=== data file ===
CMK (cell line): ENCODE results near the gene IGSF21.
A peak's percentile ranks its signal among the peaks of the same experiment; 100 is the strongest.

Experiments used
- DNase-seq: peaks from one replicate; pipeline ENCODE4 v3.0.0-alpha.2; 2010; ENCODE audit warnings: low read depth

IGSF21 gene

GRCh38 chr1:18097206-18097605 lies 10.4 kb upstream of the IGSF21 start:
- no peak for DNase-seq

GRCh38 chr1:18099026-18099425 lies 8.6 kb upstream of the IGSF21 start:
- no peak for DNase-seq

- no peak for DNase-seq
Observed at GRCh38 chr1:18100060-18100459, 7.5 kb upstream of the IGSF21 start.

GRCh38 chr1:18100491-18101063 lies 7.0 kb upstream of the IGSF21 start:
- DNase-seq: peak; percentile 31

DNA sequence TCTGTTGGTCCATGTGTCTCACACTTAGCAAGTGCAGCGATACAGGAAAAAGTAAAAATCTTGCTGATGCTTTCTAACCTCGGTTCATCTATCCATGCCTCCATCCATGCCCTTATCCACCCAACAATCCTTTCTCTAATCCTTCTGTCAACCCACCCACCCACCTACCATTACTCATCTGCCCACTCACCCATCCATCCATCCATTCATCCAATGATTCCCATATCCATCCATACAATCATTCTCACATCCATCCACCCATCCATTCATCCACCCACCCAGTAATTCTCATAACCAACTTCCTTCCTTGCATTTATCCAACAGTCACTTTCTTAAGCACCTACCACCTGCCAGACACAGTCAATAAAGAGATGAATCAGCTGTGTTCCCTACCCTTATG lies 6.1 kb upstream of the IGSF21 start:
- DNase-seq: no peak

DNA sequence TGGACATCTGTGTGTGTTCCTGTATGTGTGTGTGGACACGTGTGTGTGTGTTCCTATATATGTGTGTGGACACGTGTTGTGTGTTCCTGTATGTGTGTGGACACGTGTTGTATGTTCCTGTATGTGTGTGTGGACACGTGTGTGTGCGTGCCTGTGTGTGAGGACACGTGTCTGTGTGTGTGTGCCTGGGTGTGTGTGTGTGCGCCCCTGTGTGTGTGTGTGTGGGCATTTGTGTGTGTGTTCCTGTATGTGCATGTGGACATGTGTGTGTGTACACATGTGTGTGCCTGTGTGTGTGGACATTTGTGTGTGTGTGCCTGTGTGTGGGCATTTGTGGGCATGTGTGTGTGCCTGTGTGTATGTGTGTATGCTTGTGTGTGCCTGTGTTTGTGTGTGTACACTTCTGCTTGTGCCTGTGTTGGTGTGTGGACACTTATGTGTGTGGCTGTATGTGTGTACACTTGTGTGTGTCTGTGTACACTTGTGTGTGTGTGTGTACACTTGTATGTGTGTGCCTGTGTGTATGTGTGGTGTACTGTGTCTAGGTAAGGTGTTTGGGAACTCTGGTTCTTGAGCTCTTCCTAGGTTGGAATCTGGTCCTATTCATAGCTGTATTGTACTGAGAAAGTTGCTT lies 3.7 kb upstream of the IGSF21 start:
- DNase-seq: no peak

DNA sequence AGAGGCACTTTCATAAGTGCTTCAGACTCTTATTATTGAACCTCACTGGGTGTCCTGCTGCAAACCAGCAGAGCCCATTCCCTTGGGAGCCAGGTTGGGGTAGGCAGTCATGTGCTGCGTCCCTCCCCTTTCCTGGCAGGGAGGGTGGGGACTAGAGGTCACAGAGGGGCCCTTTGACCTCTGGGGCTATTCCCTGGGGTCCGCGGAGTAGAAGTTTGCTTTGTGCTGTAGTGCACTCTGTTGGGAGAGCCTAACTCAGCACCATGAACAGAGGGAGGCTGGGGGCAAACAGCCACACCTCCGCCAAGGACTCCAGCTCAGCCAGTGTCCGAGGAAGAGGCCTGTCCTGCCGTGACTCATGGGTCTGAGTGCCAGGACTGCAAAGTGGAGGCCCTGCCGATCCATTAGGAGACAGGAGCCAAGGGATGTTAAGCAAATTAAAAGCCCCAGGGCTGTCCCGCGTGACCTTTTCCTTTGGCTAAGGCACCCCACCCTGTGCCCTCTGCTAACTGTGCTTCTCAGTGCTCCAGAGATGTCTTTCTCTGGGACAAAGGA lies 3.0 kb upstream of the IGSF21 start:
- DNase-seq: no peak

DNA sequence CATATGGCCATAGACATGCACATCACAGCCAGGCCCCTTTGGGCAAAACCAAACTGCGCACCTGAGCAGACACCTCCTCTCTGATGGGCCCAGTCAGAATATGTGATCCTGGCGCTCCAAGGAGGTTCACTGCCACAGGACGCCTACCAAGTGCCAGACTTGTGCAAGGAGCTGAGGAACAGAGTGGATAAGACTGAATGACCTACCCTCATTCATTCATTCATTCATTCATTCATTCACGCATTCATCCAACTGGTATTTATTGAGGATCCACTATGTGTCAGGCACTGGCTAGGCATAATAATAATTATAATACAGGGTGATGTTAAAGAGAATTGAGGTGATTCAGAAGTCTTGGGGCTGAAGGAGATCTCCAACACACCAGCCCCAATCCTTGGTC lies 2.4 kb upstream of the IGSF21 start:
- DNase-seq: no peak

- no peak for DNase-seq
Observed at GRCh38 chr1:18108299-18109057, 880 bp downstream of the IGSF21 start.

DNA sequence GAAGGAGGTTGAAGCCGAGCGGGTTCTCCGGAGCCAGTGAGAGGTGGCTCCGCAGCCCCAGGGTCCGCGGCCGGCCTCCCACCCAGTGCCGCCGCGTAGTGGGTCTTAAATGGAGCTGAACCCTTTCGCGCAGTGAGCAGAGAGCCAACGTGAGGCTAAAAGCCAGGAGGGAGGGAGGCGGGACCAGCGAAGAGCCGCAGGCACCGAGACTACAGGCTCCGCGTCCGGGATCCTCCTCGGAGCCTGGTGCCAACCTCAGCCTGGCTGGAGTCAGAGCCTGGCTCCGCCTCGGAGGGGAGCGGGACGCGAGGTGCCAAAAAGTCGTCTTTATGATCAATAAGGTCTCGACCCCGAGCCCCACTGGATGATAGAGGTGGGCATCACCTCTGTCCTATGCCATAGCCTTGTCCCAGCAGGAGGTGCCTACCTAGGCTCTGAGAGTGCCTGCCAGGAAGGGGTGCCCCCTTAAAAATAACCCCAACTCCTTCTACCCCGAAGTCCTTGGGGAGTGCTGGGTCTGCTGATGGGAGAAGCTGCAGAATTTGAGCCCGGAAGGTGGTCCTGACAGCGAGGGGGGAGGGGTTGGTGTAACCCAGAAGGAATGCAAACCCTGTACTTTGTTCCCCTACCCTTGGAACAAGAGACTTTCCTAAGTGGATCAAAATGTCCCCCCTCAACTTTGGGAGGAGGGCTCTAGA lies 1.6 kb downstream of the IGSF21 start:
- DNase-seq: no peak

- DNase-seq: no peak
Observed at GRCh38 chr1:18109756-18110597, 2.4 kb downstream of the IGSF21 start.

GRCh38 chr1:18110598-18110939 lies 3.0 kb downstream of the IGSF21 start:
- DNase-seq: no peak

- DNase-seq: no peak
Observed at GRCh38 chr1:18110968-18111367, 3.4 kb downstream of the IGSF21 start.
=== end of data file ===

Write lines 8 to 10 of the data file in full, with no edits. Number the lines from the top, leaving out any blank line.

GRCh38 chr1:18099026-18099425 lies 8.6 kb upstream of the IGSF21 start:
- no peak for DNase-seq

- no peak for DNase-seq